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Osteoarthritis in Cats: More Common Than You Think


Thanks to the marvels of modern veterinary medicine, our pets are living much longer lives. With longer lives, however, come chronic diseases such as osteoarthritis. Osteoarthritis is a commonly recognized disease in dogs. Until recently, however, it was less commonly diagnosed in cats. Fortunately, veterinarians are now more aware of this problem in older cats and are helping them live less painful lives.

Osteoarthritis is a degenerative condition of the joints in which the normal cartilage cushion in the joints breaks down.1 Eventually, the bones in the joint rub against each other, causing pain, decreased joint movement, and sometimes the formation of bone spurs or other changes in and around the joint.2 Osteoarthritis continues to get worse over time; however, it can be managed so that the progress of the disease is slowed down, helping the joint to work as well as possible for as long as possible.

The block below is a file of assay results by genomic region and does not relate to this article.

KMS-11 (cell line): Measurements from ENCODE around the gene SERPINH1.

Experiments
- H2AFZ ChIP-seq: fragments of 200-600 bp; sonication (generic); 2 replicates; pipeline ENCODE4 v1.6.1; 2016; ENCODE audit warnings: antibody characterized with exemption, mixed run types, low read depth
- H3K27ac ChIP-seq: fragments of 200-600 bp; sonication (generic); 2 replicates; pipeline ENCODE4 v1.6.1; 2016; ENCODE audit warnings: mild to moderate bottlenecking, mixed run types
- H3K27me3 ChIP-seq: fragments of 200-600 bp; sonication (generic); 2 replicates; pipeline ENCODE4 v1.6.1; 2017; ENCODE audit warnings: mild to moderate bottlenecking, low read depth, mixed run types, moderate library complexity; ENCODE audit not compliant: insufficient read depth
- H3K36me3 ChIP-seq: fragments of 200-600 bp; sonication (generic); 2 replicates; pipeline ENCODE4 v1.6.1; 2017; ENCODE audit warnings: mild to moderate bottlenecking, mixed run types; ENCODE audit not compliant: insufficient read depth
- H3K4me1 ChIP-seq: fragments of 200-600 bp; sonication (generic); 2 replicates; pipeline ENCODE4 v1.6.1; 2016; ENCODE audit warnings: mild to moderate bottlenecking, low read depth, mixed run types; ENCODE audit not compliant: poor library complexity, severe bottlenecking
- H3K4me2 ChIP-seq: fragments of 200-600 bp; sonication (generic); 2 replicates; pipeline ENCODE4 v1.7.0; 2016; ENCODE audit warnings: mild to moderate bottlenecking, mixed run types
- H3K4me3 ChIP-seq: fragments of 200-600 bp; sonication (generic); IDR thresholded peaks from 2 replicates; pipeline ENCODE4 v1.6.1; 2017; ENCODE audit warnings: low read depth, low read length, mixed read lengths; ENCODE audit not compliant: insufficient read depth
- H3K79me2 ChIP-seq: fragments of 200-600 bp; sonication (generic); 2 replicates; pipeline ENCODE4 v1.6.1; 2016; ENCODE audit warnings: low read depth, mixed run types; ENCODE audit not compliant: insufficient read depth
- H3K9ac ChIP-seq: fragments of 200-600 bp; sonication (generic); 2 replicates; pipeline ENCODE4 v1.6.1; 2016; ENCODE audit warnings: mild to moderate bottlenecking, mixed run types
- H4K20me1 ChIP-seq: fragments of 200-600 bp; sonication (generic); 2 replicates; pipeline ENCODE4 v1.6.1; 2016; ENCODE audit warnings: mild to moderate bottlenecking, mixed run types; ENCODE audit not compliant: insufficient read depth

Diagnosing osteoarthritis in cats is difficult even for experienced veterinarians. Cats, unlike most dogs, can tolerate bone and joint problems due to their small size and natural agility. They also generally dislike being physically handled during examinations. Your veterinarian may have a hard time deciding whether your cat is pulling its foot away because of pain or simply because it doesn’t want to be touched.3 Cats are notorious for cowering on the exam table and not moving. As a result, a cat owner’s observations about his cat's decreased activity becomes very important if the veterinarian suspects the cat may have osteoarthritis. Veterinarians that suspect osteoarthritis may treat their cat patients for osteoarthritis to see if they show any improvement.